About the Author
Margaret Campbell Barnes lived from 1891 to 1962. She was the youngest of ten children born into a happy, loving family in Victorian England.
She grew up in the Sussex countryside, and was educated at small private schools in London and Paris.
Margaret was already a published writer when she married Peter, a furniture salesman, in 1917. Over the next twenty years a steady stream of short stories and verse appeared over her name (and several noms de plume) in leading English periodicals of the time, Windsor, London, Quiver, and others. Later, Margaret’s agents, Curtis Brown Ltd, encouraged her to try her hand at historical novels. Between 1944 and 1962 Margaret wrote ten historical novels. Many of these were bestsellers, book club selections, and translated into foreign editions.
Between World Wars I and II Margaret and Peter brought up two sons, Michael and John. In August 1944, Michael, a lieutenant in the Royal Armoured Corps, was killed in his tank, in the Allied advance from Caen to Falaise in Normandy. Margaret and Peter grieved terribly the rest of their lives. Glimpses of Michael shine through in each of Margaret’s later novels.
In 1945 Margaret bought a small thatched cottage on the Isle of Wight, off England’s south coast. It had at one time been a smuggler’s cottage. But to Margaret it was a special place in which to recover the spirit and carry on writing. And write she did. All together, over two million copies of Margaret Campbell Barnes’s historical novels have been sold worldwide.
Reading Group Guide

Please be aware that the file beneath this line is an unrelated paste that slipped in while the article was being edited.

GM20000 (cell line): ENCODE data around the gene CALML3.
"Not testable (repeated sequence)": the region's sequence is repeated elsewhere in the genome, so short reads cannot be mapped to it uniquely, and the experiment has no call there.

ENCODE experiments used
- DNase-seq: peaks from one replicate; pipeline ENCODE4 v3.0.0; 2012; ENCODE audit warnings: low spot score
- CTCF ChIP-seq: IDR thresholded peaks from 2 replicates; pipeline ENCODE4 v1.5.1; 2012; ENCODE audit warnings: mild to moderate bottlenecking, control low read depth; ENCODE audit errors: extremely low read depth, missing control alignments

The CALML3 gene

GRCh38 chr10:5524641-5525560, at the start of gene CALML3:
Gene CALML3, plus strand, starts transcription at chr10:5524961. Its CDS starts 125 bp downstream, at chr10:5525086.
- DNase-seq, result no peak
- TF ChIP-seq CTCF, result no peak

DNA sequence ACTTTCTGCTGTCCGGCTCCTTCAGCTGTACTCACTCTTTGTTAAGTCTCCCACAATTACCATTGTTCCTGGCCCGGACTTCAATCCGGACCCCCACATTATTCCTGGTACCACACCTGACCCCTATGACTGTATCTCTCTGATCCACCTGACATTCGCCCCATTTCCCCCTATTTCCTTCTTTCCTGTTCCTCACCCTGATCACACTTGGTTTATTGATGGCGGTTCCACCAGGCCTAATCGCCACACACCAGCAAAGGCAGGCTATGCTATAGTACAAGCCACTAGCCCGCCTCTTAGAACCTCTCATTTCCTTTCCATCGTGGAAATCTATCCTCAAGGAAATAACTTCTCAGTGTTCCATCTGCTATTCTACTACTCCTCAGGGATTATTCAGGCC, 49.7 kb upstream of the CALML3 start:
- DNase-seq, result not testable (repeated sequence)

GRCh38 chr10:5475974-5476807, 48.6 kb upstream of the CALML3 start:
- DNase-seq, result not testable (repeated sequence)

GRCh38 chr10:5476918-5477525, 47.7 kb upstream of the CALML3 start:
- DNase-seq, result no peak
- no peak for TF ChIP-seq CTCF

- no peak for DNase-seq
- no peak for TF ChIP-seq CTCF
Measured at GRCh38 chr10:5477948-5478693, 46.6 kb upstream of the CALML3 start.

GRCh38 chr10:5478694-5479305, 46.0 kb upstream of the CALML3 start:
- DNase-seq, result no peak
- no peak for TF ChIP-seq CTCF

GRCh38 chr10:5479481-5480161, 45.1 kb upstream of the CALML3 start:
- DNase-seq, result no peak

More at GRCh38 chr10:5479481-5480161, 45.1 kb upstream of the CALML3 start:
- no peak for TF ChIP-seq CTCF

The enigmatic Anne Boleyn comes to life in this charming, brilliant portrayal by acclaimed British novelist Margaret Campbell Barnes.
The infamous love of King Henry VIII and the mother of Queen Elizabeth I, Anne Boleyn undertook a rocky journey from innocent courtier to powerful Queen of England. A meticulous researcher, Margaret Campbell Barnes immerses readers in this intrigue and in the lush, glittery world of the Tudor Court. The beauty and charms of Anne Boleyn bewitched the most powerful man in the world, King Henry VIII, but her resourcefulness and cleverness were not enough to stop the malice of her enemies. Her swift rise to power quickly became her own undoing.
The author brings to light Boleyn’s humanity and courage, giving an intimate look at a young woman struggling to find her own way in a world dominated by men and adversaries.
1. Anne Boleyn has come to be depicted as history’s favorite vixen. How is she portrayed in Brief Gaudy Hour? How does Margaret Campbell Barnes help us to see her in that way? At what moments in the book did you identify with Anne?
2. Anyone who has taken any world history course knows the story and fate of Anne Boleyn. And yet, Margaret Campbell Barnes still manages to create and maintain a level of suspense and surprise throughout Brief Gaudy Hour. How does the author use irony and foreshadowing in combination with the readers’ presumed foreknowledge to give the story this propulsion? What were some moments in the story that had you on the edge of your seat?
3. Early in chapter 1, Anne stands naked before a mirror and examines herself. What purpose does this scene serve? How does it help the reader connect to Anne?